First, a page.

In 1957, there was serious talk of demolishing it (to make room for a student dormitory), and 90-year-old Wright showed up to plead its case. Within a decade it made it onto the appropriate protected historical landmarks list. And thank goodness it did:

The theme of this week’s Weekly Photo Challenge at Word Press is SILHOUETTE. So here goes. My silhouette photo has three stories, probably more.

The first is the historical story:

This is a statue in Prague of Jan Žižka — One-Eyed John — who, in 1420, led the Hussites (who preceded the Protestants of the Reformation) in a significant and successful battle against the Hungarian king who was supported by the Pope. (Blah, blah, blah, read more here.)

Five hundred years later, in the wake of WWI and the independence of Czechoslovakia in 1918, this statue was erected at the site of the battle, Vítkov Hill, as part of a larger monument to celebrate Czech nationalism. But before the monument was completed, Czechoslovakia began decades of occupation by the Germans and Russians, and their cute little national history was either ignored or altered.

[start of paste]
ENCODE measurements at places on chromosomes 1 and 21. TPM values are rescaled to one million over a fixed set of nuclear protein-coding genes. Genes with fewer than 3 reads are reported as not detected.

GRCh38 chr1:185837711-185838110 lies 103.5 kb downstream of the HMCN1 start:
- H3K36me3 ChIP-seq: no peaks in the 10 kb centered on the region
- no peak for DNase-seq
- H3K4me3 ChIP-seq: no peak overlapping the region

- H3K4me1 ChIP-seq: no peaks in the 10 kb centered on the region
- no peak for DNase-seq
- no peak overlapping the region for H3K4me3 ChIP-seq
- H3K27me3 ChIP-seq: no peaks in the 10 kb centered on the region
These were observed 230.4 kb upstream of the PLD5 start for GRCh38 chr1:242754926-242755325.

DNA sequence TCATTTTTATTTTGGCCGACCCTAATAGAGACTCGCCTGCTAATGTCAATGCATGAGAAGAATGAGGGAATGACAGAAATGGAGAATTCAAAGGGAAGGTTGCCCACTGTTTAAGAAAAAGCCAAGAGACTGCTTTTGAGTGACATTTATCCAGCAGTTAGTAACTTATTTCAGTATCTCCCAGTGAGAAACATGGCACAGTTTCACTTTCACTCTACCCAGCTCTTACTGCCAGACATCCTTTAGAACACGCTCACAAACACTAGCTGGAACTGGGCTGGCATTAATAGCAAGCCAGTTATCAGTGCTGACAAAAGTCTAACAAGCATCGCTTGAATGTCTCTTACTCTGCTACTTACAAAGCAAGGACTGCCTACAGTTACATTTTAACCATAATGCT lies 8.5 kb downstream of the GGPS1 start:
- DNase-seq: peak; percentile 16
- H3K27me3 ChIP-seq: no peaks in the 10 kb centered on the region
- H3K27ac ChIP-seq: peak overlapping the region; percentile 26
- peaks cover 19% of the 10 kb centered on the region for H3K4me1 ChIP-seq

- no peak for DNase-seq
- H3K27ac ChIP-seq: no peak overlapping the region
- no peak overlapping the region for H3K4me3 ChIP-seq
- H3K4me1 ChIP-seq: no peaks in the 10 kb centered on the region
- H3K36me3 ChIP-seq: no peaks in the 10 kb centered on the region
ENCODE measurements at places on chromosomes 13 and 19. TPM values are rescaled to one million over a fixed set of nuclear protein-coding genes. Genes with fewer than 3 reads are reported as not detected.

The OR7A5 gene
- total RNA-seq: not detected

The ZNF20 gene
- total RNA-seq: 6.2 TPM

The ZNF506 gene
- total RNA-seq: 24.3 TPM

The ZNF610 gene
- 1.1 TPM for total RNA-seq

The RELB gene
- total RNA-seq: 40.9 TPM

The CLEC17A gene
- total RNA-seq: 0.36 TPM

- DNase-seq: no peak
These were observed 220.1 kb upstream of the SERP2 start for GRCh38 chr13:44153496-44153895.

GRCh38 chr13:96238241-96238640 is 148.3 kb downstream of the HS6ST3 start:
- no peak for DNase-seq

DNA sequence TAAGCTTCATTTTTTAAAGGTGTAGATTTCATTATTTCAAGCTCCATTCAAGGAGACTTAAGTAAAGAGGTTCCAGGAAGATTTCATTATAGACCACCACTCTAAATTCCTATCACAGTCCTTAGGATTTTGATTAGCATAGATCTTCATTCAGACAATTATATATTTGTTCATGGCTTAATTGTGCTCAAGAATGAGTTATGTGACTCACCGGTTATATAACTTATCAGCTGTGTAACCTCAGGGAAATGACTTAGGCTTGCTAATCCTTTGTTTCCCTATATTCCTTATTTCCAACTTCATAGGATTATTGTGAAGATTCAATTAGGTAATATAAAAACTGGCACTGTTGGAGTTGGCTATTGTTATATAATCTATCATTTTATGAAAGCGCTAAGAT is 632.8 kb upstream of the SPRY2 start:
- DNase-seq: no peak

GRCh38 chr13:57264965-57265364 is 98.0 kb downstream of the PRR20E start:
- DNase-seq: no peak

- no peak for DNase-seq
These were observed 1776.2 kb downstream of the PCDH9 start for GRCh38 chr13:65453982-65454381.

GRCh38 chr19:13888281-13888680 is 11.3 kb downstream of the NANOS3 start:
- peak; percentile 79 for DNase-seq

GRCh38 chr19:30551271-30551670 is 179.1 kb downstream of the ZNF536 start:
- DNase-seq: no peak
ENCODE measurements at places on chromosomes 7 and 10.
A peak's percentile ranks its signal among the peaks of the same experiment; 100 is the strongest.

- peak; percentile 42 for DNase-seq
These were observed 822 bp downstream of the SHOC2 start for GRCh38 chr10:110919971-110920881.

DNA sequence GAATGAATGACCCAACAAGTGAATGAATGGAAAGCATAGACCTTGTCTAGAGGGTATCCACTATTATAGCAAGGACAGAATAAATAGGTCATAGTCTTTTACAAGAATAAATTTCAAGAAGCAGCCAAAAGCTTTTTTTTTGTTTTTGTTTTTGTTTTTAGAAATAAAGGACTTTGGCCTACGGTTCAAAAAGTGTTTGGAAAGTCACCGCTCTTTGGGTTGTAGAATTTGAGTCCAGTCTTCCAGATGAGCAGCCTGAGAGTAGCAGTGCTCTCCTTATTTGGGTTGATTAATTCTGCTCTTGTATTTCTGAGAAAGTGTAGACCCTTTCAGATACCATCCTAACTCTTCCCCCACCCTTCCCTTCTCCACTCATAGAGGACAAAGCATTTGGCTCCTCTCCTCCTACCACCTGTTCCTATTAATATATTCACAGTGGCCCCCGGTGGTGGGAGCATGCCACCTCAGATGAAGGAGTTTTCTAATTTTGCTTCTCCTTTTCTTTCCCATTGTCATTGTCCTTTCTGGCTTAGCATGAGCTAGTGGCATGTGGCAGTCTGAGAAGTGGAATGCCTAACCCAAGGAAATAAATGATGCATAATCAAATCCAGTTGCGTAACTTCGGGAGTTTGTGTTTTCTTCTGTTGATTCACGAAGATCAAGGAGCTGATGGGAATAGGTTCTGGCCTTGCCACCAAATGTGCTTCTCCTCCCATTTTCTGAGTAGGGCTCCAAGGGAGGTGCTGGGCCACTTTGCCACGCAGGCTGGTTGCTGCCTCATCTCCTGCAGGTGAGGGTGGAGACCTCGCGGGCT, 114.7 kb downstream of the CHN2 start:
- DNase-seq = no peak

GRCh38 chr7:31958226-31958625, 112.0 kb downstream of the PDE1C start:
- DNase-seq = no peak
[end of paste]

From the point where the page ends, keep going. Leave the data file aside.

For example, here are some additions made to the site by the Soviets who had their own story to tell:

The second story is literary:

In my (er, unpublished) novel set in Prague, my protagonist is taken to this site by her tour guide and romantic interest. He explains the significance of the various statues and signs, but he ultimately tells her more about the history of Prague than about himself. At this monument, she has an epiphany of sorts. But it’s relatively early in the plot, so of course she’s wrong.

The third story is personal (but it overlaps with the literary and the historical):

I first visited this site in 2005 as part of Western Michigan University’s Prague Summer Program. The professor of my Czech literature course took us there and that’s where I really fell in love with Prague and its sad statues and monuments that try to mean something but get changed, through history and its power struggles, into meaning something else – or nothing at all.